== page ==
Estimated reading time: 8 minutes

Adventure Day #7 – Taking It Easy!

We are relaxing today after a week of run, run, run!  We had breakfast at 8:00 a.m., and it was again fantastic.  We brought our hosts a book on Hocus Pocus, witch’s spells.  The owner loved the book.  We found out the co-owner, Pam, is ill.

Breakfast with Binx

Mary looked up a “Get Well Soon” spell and marked the pages for her using a dining room menu.

Remember,  Halloween is the one time I’ll ask you to come as you aren’t.

A spell is coming this way!

The dining room was almost like it was initially in 1872.  Everything was carefully restored.  The ceiling was hand-carved into the original plaster.

Make sure you tell the bunny to have a Hoppy Halloween!

The dining room was terrific.

Breakfast was delightful.  Mary tried the avocado toast while I did the Mediterranean Quiche.  We did a mimosa and a BM just for kicks.

Chow down, buttercup!

The chairs had been refinished, but the tables were original.  The tablecloths obscured their finish.

What position does the ghost play in soccer?  Ghoul-keeper.

We invited the kids and parents for breakfast on Friday morning at the B&B.

The kids called and said they would pick us up at 8:50 a.m., which was perfect as we visited the butler who had recently lost weight.

Mary found a friend.

We needed a little nibble, so we stopped at a fish shack, and everyone did clams, oysters,  or some variant.  Mary and I shared a hamburger and fries since we had just finished breakfast.

It is a great “hole in the wall” for excellent food.

The UCC Albacore Museum was just outside the Portsmouth Shipyard, and we visited this vessel.  The Portsmouth Naval Shipyard, often called the Portsmouth Navy Yard, is a United States Navy shipyard in Kittery on the southern boundary of Maine near Portsmouth, New Hampshire.  Founded in 1800, PNS is the U.S. Navy’s oldest continuously operating shipyard.

Portsmouth Naval Shipyard (PNS) employs a civilian workforce of top-tier professionals to safely overhaul, repair, and modernize the U.S. Navy’s nuclear-powered attack submarine fleet, specifically Los Angeles and Virginia-class submarines.

This is where Mark is employed!

USS Albacore (AGSS-569) is a unique research submarine that pioneered the American version of the teardrop hull form of modern submarines.  The revolutionary design was derived from extensive hydrodynamic and wind tunnel testing, emphasizing underwater speed and maneuverability.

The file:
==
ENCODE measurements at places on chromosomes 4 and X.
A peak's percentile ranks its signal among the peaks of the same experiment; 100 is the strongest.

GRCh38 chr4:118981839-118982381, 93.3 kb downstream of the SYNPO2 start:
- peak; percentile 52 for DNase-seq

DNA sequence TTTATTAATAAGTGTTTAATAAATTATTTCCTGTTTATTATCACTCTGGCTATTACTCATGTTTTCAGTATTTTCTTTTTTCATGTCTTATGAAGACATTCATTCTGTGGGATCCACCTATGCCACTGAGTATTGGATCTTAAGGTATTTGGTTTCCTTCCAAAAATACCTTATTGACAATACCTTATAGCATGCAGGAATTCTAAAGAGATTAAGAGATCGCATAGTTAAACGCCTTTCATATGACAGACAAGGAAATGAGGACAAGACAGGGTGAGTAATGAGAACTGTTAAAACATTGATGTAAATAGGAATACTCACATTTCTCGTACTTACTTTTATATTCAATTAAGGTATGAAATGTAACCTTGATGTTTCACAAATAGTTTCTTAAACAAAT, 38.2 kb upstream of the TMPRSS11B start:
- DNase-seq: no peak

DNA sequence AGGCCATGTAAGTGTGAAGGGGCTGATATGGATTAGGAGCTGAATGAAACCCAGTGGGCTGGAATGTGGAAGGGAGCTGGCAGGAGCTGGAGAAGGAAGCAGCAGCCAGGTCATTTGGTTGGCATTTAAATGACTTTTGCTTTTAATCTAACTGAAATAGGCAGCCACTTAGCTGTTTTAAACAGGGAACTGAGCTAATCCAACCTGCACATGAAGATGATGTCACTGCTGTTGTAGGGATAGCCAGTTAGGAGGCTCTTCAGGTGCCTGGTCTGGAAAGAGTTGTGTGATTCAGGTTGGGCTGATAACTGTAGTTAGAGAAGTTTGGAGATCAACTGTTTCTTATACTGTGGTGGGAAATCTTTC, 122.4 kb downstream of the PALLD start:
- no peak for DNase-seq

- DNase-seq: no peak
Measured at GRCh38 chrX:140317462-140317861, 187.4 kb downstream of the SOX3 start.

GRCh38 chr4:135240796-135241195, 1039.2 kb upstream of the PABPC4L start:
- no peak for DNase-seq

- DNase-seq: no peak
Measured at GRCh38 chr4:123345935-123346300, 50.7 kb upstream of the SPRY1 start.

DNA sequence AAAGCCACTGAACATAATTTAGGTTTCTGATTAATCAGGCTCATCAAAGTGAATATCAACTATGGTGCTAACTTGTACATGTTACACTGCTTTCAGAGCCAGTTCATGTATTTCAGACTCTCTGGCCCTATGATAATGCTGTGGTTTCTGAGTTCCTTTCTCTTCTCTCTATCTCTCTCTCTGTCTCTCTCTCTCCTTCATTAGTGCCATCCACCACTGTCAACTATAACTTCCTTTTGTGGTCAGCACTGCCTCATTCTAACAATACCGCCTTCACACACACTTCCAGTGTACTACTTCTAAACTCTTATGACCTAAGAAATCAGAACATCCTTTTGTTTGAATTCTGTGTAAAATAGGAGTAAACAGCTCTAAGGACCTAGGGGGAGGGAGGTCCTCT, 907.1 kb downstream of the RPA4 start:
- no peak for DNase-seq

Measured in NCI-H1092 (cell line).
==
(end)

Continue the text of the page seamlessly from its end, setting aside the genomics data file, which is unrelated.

It’s a fascinating museum.

In September 1972, Albacore was decommissioned and placed in reserve at the Inactive Ship Facility in Philadelphia.  Ten years later, Portsmouth City Councilman Bill Keefe began an effort to return Albacore to her place of birth as a permanent display.  It took two years, lots of paperwork, and committee meetings before Albacore was towed from Philadelphia to the Portsmouth Naval Shipyard.  In May of 1985, Albacore was maneuvered through a dismantled railroad bridge and a cutout section of a four-lane highway toward her final resting place.  It took nearly six months and a system of locks before she finally was settled on a concrete cradle at Albacore Park.

It is a short walk from the museum to the ship!

See the sub?

The ship underwent multiple redesigns to test various techniques, with the final modification being the installation of counter-rotating propellers that reduced the noise generated during propulsion in water.

It’s a pretty modern design.

We entered the ship and walked from one end to the other.  It was crowded with pipes and electronics.

Mark was a submariner while in the Navy and could give us a lot of information most people do not know about.

Squeezing through was a challenge.

What to know where you are going?  Go to the chart room; it is always up to date.  This was done pre-GPS.

The chart room; where are we going?

The steering room was awash with gauges and controls and even some CRTs.  Two operators steered the ship, awaiting the captain’s commands.